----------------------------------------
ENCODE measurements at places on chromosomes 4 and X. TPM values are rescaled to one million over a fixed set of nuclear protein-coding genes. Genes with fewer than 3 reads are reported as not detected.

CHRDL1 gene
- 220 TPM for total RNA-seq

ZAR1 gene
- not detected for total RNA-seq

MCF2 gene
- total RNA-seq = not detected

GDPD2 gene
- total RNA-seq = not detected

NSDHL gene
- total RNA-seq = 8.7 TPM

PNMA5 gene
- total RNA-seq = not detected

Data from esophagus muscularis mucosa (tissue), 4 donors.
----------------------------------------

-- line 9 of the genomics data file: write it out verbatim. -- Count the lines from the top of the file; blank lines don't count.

- total RNA-seq = not detected